What products to buy for my child in preparation of their first period?
When choosing a period product it is vital for the child to feel confident and comfortable. They will want something that is easy to use, discreet and low maintenance. It is important to share the options your child has with them, and allow them to be part of the decision making for which products they would like to try at what point.
There are various options out there, from the classic one-time-use products such as pads and tampons, to the eco-friendly options like the menstrual cup and period underwear. It is a good idea to physically show your child all of these options, explain to them how to use them and give them some personal tips with pros and cons. Allow them some time to explore these products by themselves. They will likely then google, touch and feel the products and speak to their friends about them. All of these options give them more power to explore and make the decision that is right for them.
Why Period Underwear is a great choice for teens?
Period underwear are a great choice for teens as they are easy to use, discreet and do not require a change in their routine. Moreover, they are really useful to use when you are not sure exactly when the bleeding will begin, and can therefore be worm as a protective security in the days leading up to the expected start of the period to ensure there is no unwanted leaking.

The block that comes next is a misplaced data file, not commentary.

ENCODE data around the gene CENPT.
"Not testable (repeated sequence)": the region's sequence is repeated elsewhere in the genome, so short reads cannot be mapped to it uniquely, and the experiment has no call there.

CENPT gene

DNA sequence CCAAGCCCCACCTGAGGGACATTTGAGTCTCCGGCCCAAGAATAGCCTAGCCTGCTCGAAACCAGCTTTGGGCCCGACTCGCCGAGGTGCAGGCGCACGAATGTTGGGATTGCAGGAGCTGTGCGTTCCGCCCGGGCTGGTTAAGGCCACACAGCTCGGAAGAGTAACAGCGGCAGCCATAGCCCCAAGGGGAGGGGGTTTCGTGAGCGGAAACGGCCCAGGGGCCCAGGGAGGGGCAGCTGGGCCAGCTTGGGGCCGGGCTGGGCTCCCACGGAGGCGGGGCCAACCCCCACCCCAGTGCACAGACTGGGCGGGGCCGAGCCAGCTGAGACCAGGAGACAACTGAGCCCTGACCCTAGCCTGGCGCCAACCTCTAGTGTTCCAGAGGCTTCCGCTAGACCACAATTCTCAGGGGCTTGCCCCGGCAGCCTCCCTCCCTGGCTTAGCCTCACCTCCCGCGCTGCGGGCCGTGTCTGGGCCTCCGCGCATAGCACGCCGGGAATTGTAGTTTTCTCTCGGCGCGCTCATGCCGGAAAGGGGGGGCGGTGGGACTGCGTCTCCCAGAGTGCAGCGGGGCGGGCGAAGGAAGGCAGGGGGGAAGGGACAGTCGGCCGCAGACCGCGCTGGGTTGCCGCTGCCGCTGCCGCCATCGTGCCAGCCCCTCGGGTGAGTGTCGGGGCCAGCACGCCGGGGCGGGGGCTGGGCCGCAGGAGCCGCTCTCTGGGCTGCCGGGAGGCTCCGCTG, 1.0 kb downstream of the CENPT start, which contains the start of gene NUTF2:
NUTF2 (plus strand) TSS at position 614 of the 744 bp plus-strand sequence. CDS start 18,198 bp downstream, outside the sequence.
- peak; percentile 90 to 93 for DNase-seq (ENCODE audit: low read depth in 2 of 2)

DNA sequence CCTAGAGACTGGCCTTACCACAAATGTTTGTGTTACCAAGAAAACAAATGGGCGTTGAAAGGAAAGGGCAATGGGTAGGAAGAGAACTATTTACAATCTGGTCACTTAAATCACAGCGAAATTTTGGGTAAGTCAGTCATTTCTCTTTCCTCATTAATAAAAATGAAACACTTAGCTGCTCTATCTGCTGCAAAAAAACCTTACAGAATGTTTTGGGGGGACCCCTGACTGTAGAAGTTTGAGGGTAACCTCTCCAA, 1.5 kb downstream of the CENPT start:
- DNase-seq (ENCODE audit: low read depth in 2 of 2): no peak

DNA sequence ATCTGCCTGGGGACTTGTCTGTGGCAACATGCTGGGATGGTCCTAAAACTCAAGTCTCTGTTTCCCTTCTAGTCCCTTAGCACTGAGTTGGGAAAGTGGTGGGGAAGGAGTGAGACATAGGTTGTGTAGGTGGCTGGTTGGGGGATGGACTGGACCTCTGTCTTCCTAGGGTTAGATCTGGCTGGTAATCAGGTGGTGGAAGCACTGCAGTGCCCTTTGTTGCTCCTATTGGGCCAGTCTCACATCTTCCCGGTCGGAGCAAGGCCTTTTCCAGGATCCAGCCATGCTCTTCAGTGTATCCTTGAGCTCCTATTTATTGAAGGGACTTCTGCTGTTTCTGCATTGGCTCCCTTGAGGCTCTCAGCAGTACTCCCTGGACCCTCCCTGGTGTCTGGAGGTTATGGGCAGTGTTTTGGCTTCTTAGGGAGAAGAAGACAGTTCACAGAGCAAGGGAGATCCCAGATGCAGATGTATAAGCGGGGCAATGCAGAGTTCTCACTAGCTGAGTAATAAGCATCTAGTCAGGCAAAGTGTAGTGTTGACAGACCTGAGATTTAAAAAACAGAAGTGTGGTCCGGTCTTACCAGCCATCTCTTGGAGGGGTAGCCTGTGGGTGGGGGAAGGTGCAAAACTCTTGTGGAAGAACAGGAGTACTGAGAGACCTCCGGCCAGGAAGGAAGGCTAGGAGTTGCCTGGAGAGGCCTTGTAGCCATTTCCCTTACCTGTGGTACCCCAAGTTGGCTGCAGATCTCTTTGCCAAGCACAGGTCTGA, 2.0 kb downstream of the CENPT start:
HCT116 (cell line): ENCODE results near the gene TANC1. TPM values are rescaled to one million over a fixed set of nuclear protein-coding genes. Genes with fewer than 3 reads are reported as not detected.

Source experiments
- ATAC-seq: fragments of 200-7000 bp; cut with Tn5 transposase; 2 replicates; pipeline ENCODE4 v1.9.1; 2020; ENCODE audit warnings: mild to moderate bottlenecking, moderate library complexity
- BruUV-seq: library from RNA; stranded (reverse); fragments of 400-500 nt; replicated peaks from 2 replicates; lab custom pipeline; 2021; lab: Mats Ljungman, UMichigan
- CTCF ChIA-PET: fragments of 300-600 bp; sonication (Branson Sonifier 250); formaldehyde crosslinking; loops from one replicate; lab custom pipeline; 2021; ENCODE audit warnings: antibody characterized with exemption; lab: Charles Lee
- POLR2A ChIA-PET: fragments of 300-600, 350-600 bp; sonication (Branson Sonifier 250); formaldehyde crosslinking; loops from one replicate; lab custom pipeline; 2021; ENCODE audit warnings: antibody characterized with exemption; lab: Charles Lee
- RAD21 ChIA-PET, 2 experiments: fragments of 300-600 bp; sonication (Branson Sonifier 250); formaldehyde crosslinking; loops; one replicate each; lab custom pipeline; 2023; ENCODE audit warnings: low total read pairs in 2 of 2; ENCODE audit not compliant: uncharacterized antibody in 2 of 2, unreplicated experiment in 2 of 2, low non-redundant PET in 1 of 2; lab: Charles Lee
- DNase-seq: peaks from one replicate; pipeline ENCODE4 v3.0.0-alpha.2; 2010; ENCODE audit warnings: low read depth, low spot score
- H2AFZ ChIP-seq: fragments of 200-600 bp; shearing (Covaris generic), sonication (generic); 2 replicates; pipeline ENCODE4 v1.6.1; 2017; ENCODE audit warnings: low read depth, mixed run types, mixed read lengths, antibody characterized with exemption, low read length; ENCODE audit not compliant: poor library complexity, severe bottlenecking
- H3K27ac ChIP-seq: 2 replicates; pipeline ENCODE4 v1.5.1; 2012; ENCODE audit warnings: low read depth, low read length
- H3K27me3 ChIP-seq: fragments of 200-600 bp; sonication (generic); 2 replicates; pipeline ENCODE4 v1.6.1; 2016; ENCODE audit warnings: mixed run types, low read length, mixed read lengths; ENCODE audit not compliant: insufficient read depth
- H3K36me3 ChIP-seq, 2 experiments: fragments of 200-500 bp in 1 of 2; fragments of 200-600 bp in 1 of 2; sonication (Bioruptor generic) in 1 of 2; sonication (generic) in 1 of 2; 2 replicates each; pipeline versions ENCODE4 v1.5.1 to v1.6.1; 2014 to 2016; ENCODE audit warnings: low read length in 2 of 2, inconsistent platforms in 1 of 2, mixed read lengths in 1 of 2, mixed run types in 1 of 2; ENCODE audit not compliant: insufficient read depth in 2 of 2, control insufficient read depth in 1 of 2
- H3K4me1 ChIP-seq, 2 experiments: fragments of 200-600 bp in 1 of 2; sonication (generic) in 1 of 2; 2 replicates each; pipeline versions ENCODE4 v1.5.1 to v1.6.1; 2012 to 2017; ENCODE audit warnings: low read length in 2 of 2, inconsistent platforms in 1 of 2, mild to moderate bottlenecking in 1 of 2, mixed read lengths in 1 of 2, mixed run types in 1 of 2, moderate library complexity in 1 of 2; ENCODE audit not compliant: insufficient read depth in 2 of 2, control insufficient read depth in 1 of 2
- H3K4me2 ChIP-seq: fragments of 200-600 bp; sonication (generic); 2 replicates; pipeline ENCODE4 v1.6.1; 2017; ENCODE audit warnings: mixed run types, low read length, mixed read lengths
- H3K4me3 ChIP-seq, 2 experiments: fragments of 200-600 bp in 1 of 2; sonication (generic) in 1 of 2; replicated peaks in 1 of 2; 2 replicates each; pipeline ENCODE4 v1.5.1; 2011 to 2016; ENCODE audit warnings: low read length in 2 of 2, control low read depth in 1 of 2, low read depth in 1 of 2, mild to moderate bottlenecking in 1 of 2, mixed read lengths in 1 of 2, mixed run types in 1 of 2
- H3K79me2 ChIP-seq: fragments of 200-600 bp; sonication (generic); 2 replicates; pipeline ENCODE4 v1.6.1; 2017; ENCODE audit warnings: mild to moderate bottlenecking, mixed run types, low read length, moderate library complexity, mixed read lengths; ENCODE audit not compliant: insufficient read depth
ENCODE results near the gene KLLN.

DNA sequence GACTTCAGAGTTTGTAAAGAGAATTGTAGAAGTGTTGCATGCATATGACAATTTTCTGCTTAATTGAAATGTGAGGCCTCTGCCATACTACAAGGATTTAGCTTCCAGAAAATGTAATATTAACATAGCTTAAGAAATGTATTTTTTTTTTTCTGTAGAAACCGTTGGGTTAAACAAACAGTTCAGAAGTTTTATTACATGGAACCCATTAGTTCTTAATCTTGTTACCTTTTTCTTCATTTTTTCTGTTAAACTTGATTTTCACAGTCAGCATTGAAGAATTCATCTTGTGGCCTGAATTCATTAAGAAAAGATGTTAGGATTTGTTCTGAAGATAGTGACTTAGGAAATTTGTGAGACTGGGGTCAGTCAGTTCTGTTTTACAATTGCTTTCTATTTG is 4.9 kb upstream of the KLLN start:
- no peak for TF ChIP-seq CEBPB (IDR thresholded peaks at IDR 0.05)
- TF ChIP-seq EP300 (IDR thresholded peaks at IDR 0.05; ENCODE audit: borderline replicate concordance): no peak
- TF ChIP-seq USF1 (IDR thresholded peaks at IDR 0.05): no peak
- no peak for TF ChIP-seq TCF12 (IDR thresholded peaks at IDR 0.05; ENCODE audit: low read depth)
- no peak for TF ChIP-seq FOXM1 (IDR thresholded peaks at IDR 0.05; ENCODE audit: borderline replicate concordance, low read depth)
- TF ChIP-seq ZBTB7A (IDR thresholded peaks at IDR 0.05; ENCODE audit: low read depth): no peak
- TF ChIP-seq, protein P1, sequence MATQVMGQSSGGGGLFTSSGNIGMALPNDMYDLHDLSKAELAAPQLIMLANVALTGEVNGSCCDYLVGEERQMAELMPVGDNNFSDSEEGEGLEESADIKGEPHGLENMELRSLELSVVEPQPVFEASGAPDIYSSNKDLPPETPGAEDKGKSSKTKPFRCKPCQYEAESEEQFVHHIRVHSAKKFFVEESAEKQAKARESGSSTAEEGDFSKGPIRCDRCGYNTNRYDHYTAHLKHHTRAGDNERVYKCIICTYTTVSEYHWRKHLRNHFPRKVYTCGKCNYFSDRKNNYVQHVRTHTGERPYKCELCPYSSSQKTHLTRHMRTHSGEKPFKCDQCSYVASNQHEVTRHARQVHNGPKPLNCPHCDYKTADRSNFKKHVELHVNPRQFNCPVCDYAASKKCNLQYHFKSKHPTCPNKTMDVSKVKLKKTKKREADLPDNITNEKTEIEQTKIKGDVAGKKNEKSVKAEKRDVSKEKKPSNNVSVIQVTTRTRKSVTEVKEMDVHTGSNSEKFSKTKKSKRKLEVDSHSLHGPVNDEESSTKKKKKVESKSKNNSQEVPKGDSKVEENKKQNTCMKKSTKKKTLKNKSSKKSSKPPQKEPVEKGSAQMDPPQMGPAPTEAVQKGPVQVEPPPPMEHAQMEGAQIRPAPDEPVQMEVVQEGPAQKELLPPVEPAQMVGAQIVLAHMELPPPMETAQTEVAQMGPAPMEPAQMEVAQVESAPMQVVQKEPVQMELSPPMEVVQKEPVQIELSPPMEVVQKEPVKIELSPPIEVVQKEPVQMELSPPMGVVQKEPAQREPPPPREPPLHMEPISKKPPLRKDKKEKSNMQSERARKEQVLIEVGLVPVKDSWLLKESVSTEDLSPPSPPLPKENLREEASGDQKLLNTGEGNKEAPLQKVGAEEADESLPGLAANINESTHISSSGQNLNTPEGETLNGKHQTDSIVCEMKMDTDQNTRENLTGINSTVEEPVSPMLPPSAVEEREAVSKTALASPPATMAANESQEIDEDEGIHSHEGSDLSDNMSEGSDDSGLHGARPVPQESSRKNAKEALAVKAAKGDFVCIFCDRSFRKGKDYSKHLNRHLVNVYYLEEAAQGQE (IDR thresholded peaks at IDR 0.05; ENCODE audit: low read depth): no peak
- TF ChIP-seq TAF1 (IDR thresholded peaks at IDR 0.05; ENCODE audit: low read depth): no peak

Unlike tampons and menstrual cups, period underwear does not require anything to be inserted into the vagina and it does not come with a risk of Toxic Shock Syndrome. Pads are commonly chosen for this reason for teens or tweens, but as these are throw away products they create a lot of unnecessary waste and also need to be changed multiple times in the day. This could be an annoyance to the child, but also could be embarrassing to need to carry around a few pads in their bag at school for example. Period underwear can be worn for a whole school day, and changed right at the end of the day before bed, which means your child does not have to worry about it throughout the day. They can always have a backup pair in their bag in case of any concerns or issues. We recommend buying the duo pack of dais teen period underwear and the wetbag, which can be used to swap a spare and a used period underwear on a trip or during long days out.